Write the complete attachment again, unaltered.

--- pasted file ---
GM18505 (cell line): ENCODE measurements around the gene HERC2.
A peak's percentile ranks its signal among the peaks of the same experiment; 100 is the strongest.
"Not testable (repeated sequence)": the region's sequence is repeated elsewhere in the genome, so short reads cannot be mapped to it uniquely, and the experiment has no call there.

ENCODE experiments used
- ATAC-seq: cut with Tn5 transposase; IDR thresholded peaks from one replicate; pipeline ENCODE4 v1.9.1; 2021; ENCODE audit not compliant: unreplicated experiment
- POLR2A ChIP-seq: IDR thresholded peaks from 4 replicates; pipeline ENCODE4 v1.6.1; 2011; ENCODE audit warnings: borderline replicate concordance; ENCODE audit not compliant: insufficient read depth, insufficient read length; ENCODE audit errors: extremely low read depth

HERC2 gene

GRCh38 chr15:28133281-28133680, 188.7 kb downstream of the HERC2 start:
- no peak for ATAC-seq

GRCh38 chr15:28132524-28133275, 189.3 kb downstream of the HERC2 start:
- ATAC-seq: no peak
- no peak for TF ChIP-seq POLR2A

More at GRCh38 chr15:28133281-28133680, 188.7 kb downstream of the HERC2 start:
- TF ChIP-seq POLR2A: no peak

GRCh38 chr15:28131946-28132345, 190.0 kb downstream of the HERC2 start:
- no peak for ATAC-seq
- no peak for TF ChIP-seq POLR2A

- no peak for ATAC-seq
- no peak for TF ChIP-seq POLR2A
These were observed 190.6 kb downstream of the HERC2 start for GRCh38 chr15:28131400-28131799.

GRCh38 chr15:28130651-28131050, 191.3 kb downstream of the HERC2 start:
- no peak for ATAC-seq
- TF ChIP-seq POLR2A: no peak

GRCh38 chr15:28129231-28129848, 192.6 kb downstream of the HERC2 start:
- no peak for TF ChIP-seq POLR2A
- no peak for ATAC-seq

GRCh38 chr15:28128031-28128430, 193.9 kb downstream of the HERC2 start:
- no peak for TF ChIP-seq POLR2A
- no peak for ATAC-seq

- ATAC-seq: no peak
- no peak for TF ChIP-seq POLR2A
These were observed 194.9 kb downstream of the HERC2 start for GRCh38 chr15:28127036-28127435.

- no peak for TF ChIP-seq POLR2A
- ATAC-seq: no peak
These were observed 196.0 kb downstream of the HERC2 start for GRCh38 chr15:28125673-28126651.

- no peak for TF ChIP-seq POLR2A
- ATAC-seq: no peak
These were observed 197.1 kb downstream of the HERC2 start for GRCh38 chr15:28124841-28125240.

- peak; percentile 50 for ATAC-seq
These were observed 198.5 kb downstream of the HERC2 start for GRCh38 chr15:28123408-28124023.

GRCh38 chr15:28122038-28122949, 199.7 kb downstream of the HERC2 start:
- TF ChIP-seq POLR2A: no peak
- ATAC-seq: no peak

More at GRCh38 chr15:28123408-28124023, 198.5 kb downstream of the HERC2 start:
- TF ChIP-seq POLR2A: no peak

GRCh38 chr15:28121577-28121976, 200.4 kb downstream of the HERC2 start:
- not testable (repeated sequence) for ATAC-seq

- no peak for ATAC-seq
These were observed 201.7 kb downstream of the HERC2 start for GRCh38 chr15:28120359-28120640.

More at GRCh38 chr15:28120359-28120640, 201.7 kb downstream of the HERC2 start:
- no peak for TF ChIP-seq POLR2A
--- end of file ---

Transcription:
GM18505 (cell line): ENCODE measurements around the gene HERC2.
A peak's percentile ranks its signal among the peaks of the same experiment; 100 is the strongest.
"Not testable (repeated sequence)": the region's sequence is repeated elsewhere in the genome, so short reads cannot be mapped to it uniquely, and the experiment has no call there.

ENCODE experiments used
- ATAC-seq: cut with Tn5 transposase; IDR thresholded peaks from one replicate; pipeline ENCODE4 v1.9.1; 2021; ENCODE audit not compliant: unreplicated experiment
- POLR2A ChIP-seq: IDR thresholded peaks from 4 replicates; pipeline ENCODE4 v1.6.1; 2011; ENCODE audit warnings: borderline replicate concordance; ENCODE audit not compliant: insufficient read depth, insufficient read length; ENCODE audit errors: extremely low read depth

HERC2 gene

GRCh38 chr15:28133281-28133680, 188.7 kb downstream of the HERC2 start:
- no peak for ATAC-seq

GRCh38 chr15:28132524-28133275, 189.3 kb downstream of the HERC2 start:
- ATAC-seq: no peak
- no peak for TF ChIP-seq POLR2A

More at GRCh38 chr15:28133281-28133680, 188.7 kb downstream of the HERC2 start:
- TF ChIP-seq POLR2A: no peak

GRCh38 chr15:28131946-28132345, 190.0 kb downstream of the HERC2 start:
- no peak for ATAC-seq
- no peak for TF ChIP-seq POLR2A

- no peak for ATAC-seq
- no peak for TF ChIP-seq POLR2A
These were observed 190.6 kb downstream of the HERC2 start for GRCh38 chr15:28131400-28131799.

GRCh38 chr15:28130651-28131050, 191.3 kb downstream of the HERC2 start:
- no peak for ATAC-seq
- TF ChIP-seq POLR2A: no peak

GRCh38 chr15:28129231-28129848, 192.6 kb downstream of the HERC2 start:
- no peak for TF ChIP-seq POLR2A
- no peak for ATAC-seq

GRCh38 chr15:28128031-28128430, 193.9 kb downstream of the HERC2 start:
- no peak for TF ChIP-seq POLR2A
- no peak for ATAC-seq

- ATAC-seq: no peak
- no peak for TF ChIP-seq POLR2A
These were observed 194.9 kb downstream of the HERC2 start for GRCh38 chr15:28127036-28127435.

- no peak for TF ChIP-seq POLR2A
- ATAC-seq: no peak
These were observed 196.0 kb downstream of the HERC2 start for GRCh38 chr15:28125673-28126651.

- no peak for TF ChIP-seq POLR2A
- ATAC-seq: no peak
These were observed 197.1 kb downstream of the HERC2 start for GRCh38 chr15:28124841-28125240.

- peak; percentile 50 for ATAC-seq
These were observed 198.5 kb downstream of the HERC2 start for GRCh38 chr15:28123408-28124023.

GRCh38 chr15:28122038-28122949, 199.7 kb downstream of the HERC2 start:
- TF ChIP-seq POLR2A: no peak
- ATAC-seq: no peak

More at GRCh38 chr15:28123408-28124023, 198.5 kb downstream of the HERC2 start:
- TF ChIP-seq POLR2A: no peak

GRCh38 chr15:28121577-28121976, 200.4 kb downstream of the HERC2 start:
- not testable (repeated sequence) for ATAC-seq

- no peak for ATAC-seq
These were observed 201.7 kb downstream of the HERC2 start for GRCh38 chr15:28120359-28120640.

More at GRCh38 chr15:28120359-28120640, 201.7 kb downstream of the HERC2 start:
- no peak for TF ChIP-seq POLR2A